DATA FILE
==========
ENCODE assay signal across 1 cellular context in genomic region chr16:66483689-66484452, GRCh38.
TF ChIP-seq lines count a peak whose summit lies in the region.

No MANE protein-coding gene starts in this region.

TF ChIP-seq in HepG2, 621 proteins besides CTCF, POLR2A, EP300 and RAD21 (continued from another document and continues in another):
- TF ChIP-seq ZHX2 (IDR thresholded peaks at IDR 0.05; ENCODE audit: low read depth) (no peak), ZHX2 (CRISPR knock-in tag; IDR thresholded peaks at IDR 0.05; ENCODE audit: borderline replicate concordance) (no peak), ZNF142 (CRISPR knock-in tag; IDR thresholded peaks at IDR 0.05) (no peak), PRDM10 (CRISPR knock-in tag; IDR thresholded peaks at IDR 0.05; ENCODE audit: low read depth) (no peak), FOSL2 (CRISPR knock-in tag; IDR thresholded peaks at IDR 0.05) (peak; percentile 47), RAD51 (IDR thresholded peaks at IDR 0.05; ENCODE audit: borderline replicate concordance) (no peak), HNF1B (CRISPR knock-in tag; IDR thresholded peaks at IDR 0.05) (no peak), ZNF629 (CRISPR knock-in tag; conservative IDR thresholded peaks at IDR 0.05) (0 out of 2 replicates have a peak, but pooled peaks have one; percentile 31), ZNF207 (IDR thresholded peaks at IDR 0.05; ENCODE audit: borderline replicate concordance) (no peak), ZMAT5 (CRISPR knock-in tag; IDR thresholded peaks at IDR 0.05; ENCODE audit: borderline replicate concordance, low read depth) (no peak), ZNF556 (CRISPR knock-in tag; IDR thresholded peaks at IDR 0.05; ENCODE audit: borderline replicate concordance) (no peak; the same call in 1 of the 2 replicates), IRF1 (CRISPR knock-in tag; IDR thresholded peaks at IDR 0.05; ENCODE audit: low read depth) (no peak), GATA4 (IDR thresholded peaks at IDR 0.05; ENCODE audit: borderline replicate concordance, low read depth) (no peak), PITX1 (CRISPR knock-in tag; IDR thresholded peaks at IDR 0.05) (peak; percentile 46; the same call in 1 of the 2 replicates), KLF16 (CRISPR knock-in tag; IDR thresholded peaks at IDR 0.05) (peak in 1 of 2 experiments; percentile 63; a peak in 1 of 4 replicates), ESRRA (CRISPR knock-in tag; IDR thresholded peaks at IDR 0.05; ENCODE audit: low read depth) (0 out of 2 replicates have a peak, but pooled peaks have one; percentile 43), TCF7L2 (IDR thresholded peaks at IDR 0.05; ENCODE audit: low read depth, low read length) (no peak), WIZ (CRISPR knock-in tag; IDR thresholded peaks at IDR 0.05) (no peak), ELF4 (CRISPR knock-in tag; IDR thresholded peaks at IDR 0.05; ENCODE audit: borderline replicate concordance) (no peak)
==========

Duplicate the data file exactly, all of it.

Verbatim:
ENCODE assay signal across 1 cellular context in genomic region chr16:66483689-66484452, GRCh38.
TF ChIP-seq lines count a peak whose summit lies in the region.

No MANE protein-coding gene starts in this region.

TF ChIP-seq in HepG2, 621 proteins besides CTCF, POLR2A, EP300 and RAD21 (continued from another document and continues in another):
- TF ChIP-seq ZHX2 (IDR thresholded peaks at IDR 0.05; ENCODE audit: low read depth) (no peak), ZHX2 (CRISPR knock-in tag; IDR thresholded peaks at IDR 0.05; ENCODE audit: borderline replicate concordance) (no peak), ZNF142 (CRISPR knock-in tag; IDR thresholded peaks at IDR 0.05) (no peak), PRDM10 (CRISPR knock-in tag; IDR thresholded peaks at IDR 0.05; ENCODE audit: low read depth) (no peak), FOSL2 (CRISPR knock-in tag; IDR thresholded peaks at IDR 0.05) (peak; percentile 47), RAD51 (IDR thresholded peaks at IDR 0.05; ENCODE audit: borderline replicate concordance) (no peak), HNF1B (CRISPR knock-in tag; IDR thresholded peaks at IDR 0.05) (no peak), ZNF629 (CRISPR knock-in tag; conservative IDR thresholded peaks at IDR 0.05) (0 out of 2 replicates have a peak, but pooled peaks have one; percentile 31), ZNF207 (IDR thresholded peaks at IDR 0.05; ENCODE audit: borderline replicate concordance) (no peak), ZMAT5 (CRISPR knock-in tag; IDR thresholded peaks at IDR 0.05; ENCODE audit: borderline replicate concordance, low read depth) (no peak), ZNF556 (CRISPR knock-in tag; IDR thresholded peaks at IDR 0.05; ENCODE audit: borderline replicate concordance) (no peak; the same call in 1 of the 2 replicates), IRF1 (CRISPR knock-in tag; IDR thresholded peaks at IDR 0.05; ENCODE audit: low read depth) (no peak), GATA4 (IDR thresholded peaks at IDR 0.05; ENCODE audit: borderline replicate concordance, low read depth) (no peak), PITX1 (CRISPR knock-in tag; IDR thresholded peaks at IDR 0.05) (peak; percentile 46; the same call in 1 of the 2 replicates), KLF16 (CRISPR knock-in tag; IDR thresholded peaks at IDR 0.05) (peak in 1 of 2 experiments; percentile 63; a peak in 1 of 4 replicates), ESRRA (CRISPR knock-in tag; IDR thresholded peaks at IDR 0.05; ENCODE audit: low read depth) (0 out of 2 replicates have a peak, but pooled peaks have one; percentile 43), TCF7L2 (IDR thresholded peaks at IDR 0.05; ENCODE audit: low read depth, low read length) (no peak), WIZ (CRISPR knock-in tag; IDR thresholded peaks at IDR 0.05) (no peak), ELF4 (CRISPR knock-in tag; IDR thresholded peaks at IDR 0.05; ENCODE audit: borderline replicate concordance) (no peak)